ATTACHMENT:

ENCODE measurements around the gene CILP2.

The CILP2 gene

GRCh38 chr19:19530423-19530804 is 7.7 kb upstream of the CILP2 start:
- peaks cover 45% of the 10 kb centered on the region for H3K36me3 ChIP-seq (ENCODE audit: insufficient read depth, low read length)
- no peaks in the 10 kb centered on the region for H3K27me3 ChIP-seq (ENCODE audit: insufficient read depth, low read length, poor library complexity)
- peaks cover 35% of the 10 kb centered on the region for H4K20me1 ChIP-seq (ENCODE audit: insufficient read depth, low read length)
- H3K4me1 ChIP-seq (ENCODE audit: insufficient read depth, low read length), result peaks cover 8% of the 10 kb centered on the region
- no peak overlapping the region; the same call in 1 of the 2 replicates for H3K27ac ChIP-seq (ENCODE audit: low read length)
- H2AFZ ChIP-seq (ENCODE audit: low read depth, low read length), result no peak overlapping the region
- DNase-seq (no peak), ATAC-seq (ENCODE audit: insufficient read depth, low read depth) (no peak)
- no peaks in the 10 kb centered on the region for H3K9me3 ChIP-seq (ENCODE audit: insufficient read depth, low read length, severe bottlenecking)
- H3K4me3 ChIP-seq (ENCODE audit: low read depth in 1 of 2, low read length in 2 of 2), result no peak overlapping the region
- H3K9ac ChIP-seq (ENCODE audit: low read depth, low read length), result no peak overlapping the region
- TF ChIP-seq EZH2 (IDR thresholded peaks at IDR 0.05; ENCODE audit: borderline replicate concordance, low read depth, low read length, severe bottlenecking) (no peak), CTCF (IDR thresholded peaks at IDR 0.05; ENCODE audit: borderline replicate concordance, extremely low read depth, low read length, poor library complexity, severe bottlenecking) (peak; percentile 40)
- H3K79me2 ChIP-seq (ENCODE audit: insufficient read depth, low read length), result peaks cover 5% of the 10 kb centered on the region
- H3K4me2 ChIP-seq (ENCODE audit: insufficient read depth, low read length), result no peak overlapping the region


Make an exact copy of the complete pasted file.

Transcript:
ENCODE measurements around the gene CILP2.

The CILP2 gene

GRCh38 chr19:19530423-19530804 is 7.7 kb upstream of the CILP2 start:
- peaks cover 45% of the 10 kb centered on the region for H3K36me3 ChIP-seq (ENCODE audit: insufficient read depth, low read length)
- no peaks in the 10 kb centered on the region for H3K27me3 ChIP-seq (ENCODE audit: insufficient read depth, low read length, poor library complexity)
- peaks cover 35% of the 10 kb centered on the region for H4K20me1 ChIP-seq (ENCODE audit: insufficient read depth, low read length)
- H3K4me1 ChIP-seq (ENCODE audit: insufficient read depth, low read length), result peaks cover 8% of the 10 kb centered on the region
- no peak overlapping the region; the same call in 1 of the 2 replicates for H3K27ac ChIP-seq (ENCODE audit: low read length)
- H2AFZ ChIP-seq (ENCODE audit: low read depth, low read length), result no peak overlapping the region
- DNase-seq (no peak), ATAC-seq (ENCODE audit: insufficient read depth, low read depth) (no peak)
- no peaks in the 10 kb centered on the region for H3K9me3 ChIP-seq (ENCODE audit: insufficient read depth, low read length, severe bottlenecking)
- H3K4me3 ChIP-seq (ENCODE audit: low read depth in 1 of 2, low read length in 2 of 2), result no peak overlapping the region
- H3K9ac ChIP-seq (ENCODE audit: low read depth, low read length), result no peak overlapping the region
- TF ChIP-seq EZH2 (IDR thresholded peaks at IDR 0.05; ENCODE audit: borderline replicate concordance, low read depth, low read length, severe bottlenecking) (no peak), CTCF (IDR thresholded peaks at IDR 0.05; ENCODE audit: borderline replicate concordance, extremely low read depth, low read length, poor library complexity, severe bottlenecking) (peak; percentile 40)
- H3K79me2 ChIP-seq (ENCODE audit: insufficient read depth, low read length), result peaks cover 5% of the 10 kb centered on the region
- H3K4me2 ChIP-seq (ENCODE audit: insufficient read depth, low read length), result no peak overlapping the region